Far be it from me to keep any being from being able pay back their Karma, pass the mustard please.

When I look at the social inequity in Hindu society that is perpetuated through the caste system I cannot help but think the Hindus might shed more Karma by abstaining from assigning people positions in society at birth and eating meat. Still despite the issues I have with Hinduism I can understand why they eat what they eat. There is a certain internal logic to it and if you buy into the system; I suppose it makes sense.

The problem is that not all vegetarians are Hindus or its off shoots Buddhism, Jainism and so forth. Most are like my friend's wife only pushier. She became a vegetarian because when she was 13 she went to a BBQ and got sick eating chicken. You see surprising numbers of stories similar to this one. What I find strange is that I have never heard anyone swear off vegetables because they got sick at a salad bar. I wonder why that is? Especially since many more people that get sick from eating things like salad which isn't cooked than they do from eating meat items. Maybe it happens, maybe there are people I don't notice that only eat meat and no starch, fruit or vegetables but there are not many. Sort of moral Adkins dieters; but the only ones I can think of are arctic tribes that live on seals and whale blubber. Other than them I haven't heard of anyone who is exclusively a meat eater.

What would happen if a 13-year-old says “Mom, I got sick on those green beans last night and now I'm only eating cornbread and meat”? I bet the parents would not allow it. Yet evidently little kids are allowed to do just the opposite and swear off animal protein. Even if they don't eat a wide enough variety of vegetables to be healthy.

Even people who don't eat many vegetables eat more vegetables than vegetarians do meat. Normal humans (yes it is normal for us to eat meat) also seem to be much more tolerant of vegetarians than vice versa. I guess this is where “M” and I agree, she isn't seeking any form of moral superiority through vegetarianism. She just doesn't like meat. Most vegetarians are actually quite high-horsed about their diet and that can drive non-vegetarians up a tree. I guess they are sort of crypto-evangelical-Hindus. They'd probably be better off being the real thing. Except then they'd have to buy into all that caste-system stuff and that isn't very fun. Especially since I'm in a higher caste than they are.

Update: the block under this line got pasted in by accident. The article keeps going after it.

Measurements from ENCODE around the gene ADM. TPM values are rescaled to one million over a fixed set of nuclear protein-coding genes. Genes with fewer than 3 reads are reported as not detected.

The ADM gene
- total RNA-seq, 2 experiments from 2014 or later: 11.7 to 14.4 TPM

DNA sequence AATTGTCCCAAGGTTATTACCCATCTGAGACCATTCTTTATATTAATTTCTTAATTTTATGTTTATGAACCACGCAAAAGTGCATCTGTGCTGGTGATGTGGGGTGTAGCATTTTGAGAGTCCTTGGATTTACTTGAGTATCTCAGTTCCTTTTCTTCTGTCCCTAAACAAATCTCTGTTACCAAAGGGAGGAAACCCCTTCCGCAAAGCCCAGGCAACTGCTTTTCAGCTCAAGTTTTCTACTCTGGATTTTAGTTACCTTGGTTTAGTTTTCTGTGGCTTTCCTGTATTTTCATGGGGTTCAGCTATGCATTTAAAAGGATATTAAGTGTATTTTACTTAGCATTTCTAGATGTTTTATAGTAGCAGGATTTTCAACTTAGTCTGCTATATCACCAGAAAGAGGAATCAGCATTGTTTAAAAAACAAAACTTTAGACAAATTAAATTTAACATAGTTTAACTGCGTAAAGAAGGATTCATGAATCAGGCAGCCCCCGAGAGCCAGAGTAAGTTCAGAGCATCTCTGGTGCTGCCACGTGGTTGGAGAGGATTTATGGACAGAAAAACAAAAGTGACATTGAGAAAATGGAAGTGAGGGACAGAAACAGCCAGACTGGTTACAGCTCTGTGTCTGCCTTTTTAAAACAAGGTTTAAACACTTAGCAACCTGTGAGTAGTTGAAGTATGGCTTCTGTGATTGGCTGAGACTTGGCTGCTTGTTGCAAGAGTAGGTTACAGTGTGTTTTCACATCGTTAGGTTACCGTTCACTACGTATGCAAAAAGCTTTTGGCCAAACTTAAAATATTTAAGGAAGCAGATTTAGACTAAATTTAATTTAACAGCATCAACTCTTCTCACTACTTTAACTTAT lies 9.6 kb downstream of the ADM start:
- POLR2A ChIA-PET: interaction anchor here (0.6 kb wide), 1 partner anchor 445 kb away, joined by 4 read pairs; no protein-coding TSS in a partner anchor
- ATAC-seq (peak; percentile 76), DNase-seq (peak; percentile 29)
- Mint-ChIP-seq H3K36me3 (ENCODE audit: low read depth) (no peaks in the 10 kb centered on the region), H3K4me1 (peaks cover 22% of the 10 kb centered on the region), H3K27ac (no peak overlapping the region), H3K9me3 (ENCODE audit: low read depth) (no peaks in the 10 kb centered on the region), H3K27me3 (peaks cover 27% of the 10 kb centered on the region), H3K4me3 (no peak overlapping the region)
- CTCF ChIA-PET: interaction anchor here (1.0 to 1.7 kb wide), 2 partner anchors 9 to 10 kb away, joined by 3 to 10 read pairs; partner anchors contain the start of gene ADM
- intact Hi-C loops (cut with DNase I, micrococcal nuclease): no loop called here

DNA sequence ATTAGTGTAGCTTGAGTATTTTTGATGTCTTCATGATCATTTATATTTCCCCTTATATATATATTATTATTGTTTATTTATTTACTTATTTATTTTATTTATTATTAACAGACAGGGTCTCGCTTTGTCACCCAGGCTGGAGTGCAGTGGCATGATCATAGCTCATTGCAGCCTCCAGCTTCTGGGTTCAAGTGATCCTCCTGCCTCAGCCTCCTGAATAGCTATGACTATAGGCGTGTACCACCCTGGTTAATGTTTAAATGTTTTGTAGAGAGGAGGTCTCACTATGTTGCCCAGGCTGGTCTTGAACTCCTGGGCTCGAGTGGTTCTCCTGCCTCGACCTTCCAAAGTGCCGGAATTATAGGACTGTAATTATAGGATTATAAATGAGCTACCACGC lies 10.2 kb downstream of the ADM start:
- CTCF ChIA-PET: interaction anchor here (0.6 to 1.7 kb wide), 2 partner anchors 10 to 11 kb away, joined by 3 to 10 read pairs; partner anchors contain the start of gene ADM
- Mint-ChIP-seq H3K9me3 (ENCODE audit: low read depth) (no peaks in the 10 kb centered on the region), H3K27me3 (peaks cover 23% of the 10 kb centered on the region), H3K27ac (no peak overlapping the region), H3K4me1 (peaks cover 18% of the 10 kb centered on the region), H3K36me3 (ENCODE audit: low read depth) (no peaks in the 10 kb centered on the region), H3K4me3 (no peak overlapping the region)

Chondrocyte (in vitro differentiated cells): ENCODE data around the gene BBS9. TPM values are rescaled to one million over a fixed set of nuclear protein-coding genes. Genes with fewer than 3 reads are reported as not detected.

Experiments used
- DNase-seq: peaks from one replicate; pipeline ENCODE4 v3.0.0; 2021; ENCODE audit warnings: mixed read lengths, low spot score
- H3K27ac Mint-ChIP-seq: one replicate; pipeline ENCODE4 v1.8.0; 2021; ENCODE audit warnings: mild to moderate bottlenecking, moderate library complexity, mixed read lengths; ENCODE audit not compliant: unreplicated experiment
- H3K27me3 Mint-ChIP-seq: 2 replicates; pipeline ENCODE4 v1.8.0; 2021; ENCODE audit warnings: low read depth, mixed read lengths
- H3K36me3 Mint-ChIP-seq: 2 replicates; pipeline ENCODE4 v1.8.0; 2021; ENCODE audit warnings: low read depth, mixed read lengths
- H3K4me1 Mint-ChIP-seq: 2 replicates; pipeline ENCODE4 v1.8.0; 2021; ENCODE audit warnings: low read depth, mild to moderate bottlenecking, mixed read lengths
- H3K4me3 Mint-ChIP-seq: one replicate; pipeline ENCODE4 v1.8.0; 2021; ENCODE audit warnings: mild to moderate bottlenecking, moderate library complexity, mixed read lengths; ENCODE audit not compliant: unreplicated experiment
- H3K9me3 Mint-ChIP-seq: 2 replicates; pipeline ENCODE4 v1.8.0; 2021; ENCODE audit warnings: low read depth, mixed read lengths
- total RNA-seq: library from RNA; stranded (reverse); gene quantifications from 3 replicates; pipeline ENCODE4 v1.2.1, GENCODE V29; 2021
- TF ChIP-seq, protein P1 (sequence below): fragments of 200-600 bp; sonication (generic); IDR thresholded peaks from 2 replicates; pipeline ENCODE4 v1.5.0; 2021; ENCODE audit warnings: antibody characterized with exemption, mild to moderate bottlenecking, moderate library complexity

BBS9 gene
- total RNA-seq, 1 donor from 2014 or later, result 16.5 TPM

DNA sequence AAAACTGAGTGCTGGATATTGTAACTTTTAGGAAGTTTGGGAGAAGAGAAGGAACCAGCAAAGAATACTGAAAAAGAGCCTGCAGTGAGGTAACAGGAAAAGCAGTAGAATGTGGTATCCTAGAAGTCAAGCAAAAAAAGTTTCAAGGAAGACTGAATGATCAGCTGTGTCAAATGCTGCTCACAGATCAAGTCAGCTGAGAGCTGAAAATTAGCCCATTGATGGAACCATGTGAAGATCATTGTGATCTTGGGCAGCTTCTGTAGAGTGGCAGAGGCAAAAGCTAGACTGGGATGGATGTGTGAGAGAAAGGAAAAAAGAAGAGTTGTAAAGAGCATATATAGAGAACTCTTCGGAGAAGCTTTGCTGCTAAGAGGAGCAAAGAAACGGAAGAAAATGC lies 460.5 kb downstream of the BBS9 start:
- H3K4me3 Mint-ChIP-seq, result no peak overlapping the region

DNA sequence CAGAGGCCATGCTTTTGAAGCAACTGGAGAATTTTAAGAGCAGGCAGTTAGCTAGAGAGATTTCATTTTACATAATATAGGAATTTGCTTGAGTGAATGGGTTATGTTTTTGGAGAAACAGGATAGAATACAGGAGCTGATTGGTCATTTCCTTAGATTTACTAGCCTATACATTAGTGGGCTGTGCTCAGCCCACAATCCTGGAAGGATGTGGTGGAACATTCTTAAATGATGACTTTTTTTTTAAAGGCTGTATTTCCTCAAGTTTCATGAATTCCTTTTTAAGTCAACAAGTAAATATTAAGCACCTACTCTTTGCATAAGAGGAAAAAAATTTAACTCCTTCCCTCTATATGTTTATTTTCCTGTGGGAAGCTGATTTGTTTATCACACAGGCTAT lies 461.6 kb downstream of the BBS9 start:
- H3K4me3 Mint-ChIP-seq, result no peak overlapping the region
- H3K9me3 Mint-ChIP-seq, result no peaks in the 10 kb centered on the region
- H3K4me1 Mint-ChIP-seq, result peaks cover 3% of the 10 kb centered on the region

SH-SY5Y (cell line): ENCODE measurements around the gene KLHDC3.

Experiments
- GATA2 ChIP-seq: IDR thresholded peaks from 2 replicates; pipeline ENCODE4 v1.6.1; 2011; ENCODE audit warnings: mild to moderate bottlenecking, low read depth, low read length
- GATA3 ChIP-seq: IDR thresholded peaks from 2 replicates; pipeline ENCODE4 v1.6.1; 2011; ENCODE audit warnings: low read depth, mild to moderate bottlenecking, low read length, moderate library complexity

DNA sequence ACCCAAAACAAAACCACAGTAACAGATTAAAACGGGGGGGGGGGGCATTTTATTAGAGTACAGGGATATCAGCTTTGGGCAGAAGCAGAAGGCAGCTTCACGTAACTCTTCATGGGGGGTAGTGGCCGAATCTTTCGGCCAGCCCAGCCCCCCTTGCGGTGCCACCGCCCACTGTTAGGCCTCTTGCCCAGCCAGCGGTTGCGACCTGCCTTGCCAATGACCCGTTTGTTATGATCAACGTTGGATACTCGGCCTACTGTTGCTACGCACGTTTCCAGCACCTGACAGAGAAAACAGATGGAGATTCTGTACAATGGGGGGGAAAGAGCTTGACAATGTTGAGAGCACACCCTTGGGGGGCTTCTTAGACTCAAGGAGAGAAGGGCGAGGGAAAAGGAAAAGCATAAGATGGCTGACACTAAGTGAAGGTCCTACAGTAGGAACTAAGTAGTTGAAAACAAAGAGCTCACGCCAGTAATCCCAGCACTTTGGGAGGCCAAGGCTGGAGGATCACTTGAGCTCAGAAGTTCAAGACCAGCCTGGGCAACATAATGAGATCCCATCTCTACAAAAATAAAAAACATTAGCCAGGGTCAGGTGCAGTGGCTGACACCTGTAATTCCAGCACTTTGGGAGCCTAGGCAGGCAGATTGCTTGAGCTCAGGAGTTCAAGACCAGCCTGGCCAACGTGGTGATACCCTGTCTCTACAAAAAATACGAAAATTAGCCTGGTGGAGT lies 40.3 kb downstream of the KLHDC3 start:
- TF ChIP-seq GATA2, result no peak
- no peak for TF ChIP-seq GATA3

Until Next Time
Fai Mao
The Non-Vegetarian Blogger

Friday, December 05, 2008

A bridge to far?

Last Sunday I sent a polite email to several legco members asking if the Hong Kong-Macao-Zhuhai bridge project included a railroad link. I had hoped to wait to write about this until I received a reply.

Crickets chirped, grass grew, seasons changed

Not one of them replied

I'm a lot less opposed to this bridge than some people appear to be but I cannot figure out why they would build this thing without a rail link on it. It would seem to me that bringing a rail link directly to the Kwai Fong container terminal would be a logical, long term job creating way to justify this bridge. Isn't it better to have a 1000 shipping containers arrive via train than arrive one at a time via tractor trailer? I'd think so.

It would also be a great idea to be able to run commuter trains to Zhu Hai because as we continue to become more integrated into the greater Chinese economy it might become attractive to live there and commute to work. Kind of like the stock broker that lives in New Jersey and works on Wall Street.

This is a good example of how public schools create the society. The schools here are actually simply vomitoria where students repeat what they've learned without trying to apply that knowledge. While I have at times defended that to some degree the leaders should be better than that. I would bet they simply didn't think that it might be a good idea to have more than one rail link with the rest of China. Now, since they are getting ready to start building this thing it would be embarrassing to have put the plans on hold for 6-weeks while the architects reworked the plans.

Or, it could be that they were all busy trying to not send a plane or two down to Bangkok to help evacuate local citizens.

Until Next Time
Fai Mao
The Blogger who takes the ferry

A Fai Mao Christmas Hymnal

Here are the lyrics of all the spoofs that I've done over the years that I can find.